Farmers markets grow with electronic food stamps.
Thursday, July 8, 2010
Everyone’s Harvest takes its name seriously: Since the Marina-based nonprofit began running local farmers markets, it has allowed low-income people to use electronic benefit transfer cards (EBTs) – the modern version of federal food stamps – at its markets in Pacific Grove, Marina and Greenfield.
They’re not the only ones. Of 17 markets in Monterey County, six accept EBT or are working to provide it soon. The rest of the markets, except the Old Monterey marketplace on Alvarado Street, accept food coupons provided by the Women, Infants and Children (WIC) program. Any market interested in using EBT must register with federal – and state-level agencies, which takes six weeks to complete.
The Salinas-based Agriculture and Land-Based Training Association (ALBA), which provides education and business opportunities for farm workers, acts as a liaison for local markets looking to implement EBT.
OF 17 MARKETS IN MONTEREY COUNTY, SIX OFFER EBT.
“We recognized the great opportunity to work with markets in an area that have a lot of low-income people,” says Gary Peterson, ALBA’s deputy director. “It was quite obvious for it to happen in areas like Salinas.”
One-third of Monterey County residents, or 134,000 people, are eligible to apply for food assistance (although 43,000 of them don’t use it).
According to ALBA, the average monthly benefit is around $200 per person, which means a total of $18.2 million in active countywide EBT dollars per month – a potential windfall for farmers markets.
At Everyone’s Harvest markets, EBT users swipe their cards at the information table, deducting the amount they want to spend. In trade, they get tokens worth a dollar each, which they use at the produce stands. Vendors later exchange their collected tokens for cash from the market manager.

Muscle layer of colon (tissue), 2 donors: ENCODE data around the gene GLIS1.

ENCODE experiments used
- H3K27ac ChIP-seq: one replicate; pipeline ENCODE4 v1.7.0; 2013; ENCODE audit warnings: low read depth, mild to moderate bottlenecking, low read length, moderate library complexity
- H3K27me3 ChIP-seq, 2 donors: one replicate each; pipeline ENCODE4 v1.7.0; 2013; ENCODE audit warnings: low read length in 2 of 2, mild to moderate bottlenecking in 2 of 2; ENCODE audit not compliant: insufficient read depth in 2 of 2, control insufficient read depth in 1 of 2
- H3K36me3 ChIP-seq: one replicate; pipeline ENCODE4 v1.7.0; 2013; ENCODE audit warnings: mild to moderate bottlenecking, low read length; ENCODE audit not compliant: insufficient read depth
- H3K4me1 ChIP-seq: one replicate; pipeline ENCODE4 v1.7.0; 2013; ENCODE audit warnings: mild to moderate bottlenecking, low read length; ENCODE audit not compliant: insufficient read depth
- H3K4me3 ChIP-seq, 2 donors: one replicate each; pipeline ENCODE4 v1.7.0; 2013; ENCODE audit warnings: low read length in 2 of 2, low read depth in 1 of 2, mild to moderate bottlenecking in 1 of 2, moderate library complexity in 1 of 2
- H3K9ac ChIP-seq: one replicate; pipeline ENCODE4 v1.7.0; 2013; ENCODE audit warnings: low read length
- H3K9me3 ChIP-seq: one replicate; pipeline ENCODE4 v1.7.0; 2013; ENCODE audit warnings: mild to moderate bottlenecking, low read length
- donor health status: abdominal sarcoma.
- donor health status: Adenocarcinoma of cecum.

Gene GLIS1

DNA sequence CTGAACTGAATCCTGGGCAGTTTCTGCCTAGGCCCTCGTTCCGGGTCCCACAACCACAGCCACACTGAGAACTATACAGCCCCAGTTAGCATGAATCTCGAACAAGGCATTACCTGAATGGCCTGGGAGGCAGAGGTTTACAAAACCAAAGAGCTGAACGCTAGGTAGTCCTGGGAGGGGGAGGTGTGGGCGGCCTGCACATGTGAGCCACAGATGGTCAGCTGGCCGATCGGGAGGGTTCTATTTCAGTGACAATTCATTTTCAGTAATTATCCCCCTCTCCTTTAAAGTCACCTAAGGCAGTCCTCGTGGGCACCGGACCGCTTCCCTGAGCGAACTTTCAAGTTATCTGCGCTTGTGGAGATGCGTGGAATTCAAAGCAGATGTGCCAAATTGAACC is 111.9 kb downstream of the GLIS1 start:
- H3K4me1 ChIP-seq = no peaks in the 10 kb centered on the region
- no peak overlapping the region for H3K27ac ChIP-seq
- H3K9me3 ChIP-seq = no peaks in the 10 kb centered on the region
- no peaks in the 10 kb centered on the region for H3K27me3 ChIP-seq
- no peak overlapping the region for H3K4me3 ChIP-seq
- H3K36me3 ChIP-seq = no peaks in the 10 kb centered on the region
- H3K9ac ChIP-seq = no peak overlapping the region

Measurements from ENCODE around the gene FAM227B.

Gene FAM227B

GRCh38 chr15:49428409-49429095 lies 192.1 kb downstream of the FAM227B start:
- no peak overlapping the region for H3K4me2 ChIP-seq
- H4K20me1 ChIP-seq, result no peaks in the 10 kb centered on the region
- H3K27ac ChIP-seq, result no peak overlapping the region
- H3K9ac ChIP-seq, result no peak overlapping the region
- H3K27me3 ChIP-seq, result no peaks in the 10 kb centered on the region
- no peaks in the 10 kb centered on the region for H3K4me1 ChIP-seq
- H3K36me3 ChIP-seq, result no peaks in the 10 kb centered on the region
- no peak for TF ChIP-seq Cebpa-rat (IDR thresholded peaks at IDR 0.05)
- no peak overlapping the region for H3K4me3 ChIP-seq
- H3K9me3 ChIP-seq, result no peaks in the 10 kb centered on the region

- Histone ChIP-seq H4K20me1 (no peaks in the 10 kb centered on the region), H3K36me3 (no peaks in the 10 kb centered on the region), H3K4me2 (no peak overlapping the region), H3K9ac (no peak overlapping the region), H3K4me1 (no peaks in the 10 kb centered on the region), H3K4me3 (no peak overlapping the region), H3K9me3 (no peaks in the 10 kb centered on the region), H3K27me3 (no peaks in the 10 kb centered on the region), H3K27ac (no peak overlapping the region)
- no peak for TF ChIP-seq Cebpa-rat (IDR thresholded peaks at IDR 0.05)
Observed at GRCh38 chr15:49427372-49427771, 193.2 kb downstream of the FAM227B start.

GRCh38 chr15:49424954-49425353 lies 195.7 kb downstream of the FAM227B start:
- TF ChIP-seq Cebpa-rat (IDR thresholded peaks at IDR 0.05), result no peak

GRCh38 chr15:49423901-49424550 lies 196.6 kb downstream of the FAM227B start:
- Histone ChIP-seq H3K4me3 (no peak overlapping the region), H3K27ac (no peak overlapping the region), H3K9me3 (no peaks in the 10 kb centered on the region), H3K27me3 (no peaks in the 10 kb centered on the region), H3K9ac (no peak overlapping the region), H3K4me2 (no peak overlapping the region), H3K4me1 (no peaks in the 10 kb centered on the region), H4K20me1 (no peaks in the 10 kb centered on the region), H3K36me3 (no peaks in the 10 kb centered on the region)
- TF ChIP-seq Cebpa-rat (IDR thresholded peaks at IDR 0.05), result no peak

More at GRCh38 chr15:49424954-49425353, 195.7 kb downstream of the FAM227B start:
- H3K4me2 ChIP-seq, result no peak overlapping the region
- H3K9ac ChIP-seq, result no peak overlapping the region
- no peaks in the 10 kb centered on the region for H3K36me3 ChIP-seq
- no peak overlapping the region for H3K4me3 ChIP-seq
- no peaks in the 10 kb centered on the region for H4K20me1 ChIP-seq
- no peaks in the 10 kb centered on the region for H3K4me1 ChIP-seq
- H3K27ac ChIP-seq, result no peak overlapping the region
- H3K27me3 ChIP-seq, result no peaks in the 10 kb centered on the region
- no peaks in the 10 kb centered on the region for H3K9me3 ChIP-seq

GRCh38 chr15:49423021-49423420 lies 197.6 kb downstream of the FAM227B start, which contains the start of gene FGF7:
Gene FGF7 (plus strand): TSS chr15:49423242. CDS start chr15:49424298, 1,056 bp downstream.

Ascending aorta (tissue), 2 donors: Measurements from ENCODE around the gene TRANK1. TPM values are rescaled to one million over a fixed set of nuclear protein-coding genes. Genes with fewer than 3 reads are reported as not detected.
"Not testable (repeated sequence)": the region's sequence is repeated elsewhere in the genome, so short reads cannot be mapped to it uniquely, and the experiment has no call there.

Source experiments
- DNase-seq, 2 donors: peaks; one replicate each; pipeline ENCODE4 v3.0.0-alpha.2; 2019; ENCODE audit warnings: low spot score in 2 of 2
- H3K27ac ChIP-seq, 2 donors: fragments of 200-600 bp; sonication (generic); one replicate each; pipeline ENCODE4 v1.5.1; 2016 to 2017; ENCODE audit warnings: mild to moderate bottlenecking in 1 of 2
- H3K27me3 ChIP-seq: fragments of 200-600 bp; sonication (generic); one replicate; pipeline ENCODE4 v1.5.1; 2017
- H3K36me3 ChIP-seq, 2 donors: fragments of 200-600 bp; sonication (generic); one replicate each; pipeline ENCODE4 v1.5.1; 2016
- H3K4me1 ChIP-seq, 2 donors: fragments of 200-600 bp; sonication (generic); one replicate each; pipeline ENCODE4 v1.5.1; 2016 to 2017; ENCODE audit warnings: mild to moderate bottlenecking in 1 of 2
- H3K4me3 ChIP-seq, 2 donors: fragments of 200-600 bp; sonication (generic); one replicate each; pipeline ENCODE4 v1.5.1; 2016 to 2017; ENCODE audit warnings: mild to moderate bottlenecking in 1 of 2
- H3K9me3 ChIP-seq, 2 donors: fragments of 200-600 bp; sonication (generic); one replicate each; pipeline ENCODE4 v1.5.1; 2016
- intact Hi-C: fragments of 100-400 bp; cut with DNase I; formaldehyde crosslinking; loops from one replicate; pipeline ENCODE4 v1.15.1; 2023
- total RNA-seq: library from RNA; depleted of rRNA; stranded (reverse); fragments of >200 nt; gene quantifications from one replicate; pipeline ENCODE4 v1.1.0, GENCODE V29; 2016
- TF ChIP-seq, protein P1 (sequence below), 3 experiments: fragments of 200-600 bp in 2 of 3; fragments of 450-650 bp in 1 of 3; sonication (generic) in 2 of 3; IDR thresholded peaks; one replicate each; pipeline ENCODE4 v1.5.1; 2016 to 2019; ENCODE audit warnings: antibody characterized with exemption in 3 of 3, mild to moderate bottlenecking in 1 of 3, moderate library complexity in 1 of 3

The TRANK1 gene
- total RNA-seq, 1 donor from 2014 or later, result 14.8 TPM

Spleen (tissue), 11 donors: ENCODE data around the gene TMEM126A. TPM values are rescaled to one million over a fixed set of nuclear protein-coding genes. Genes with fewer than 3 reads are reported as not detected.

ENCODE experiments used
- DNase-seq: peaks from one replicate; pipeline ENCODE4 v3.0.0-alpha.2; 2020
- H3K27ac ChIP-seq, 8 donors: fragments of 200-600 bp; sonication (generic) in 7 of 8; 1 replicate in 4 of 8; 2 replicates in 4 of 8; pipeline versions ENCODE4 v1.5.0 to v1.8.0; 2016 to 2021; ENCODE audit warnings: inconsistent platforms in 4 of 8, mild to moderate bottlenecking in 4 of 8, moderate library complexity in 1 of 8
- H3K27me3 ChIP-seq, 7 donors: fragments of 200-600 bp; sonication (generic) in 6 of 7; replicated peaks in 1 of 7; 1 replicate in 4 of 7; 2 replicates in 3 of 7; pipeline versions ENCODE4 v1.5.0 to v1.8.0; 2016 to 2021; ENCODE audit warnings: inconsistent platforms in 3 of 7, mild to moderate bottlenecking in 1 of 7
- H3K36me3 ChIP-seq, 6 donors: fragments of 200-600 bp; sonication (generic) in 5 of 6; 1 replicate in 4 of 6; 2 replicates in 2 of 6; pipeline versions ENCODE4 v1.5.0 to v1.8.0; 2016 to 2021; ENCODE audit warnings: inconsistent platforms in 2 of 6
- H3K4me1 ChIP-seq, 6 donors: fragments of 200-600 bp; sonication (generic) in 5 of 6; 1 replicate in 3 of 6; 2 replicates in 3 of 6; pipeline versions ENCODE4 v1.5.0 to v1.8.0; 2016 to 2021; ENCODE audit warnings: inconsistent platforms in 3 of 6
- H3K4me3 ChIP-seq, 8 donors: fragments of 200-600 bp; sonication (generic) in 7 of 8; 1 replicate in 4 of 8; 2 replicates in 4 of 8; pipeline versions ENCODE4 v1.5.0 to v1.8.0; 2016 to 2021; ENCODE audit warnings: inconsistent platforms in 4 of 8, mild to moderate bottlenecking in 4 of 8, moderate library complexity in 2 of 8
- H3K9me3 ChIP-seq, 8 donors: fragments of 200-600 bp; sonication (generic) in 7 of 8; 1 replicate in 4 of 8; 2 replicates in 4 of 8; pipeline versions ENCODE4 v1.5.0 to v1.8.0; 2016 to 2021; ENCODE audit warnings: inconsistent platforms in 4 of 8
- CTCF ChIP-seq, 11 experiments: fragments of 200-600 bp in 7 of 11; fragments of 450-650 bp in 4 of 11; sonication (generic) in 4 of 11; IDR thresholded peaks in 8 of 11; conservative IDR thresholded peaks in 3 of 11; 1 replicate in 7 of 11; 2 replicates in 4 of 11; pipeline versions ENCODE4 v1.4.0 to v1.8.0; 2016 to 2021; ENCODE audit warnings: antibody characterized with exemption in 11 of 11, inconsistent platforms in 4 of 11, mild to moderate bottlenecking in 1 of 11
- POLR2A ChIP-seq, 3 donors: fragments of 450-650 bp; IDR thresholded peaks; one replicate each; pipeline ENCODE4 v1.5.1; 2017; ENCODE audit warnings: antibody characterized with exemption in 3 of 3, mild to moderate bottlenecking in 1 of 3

“It is one more form for low-income families to access fresh, organic produce,” says Jessica McKillip, whose farmers market in the Alisal area of Salinas accepts EBT. “All of my vendors wanted me to offer it. It brings in another avenue of funds from people who previously couldn’t shop at markets.”
But farmers market organizer Joe Aliotti is skeptical that EBT can work for his six local markets, which include several in Salinas, one in Seaside and a future one in Carmel Valley. He prefers to offer low-income access through the WIC network, with uses a more literal food stamp system: booklets in which each sheet is worth $2.
Peterson has approached Aliotti several times about using EBT, which is similar to WIC but with a few more benefits: It’s available to more people, it can be used for more products, and its electronic format makes it easier to track. But Aliotti doubts the system would be feasible for his larger markets.
“When you don’t have a definite answer from the people who are putting the program on, you let someone else do it first and try it out,” he says. “It is hard enough having six markets, let alone using wooden nickels and debit cards.”
As an incentive for more EBT users to shop at farmers markets, ALBA is offering any person who spends $10 or more on tokens an extra $5 for fruits and vegetables at participating Monterey County markets in Marina, Pacific Grove, Soledad, Greenfield, King City, and at Salinas’ Natividad Medical Center.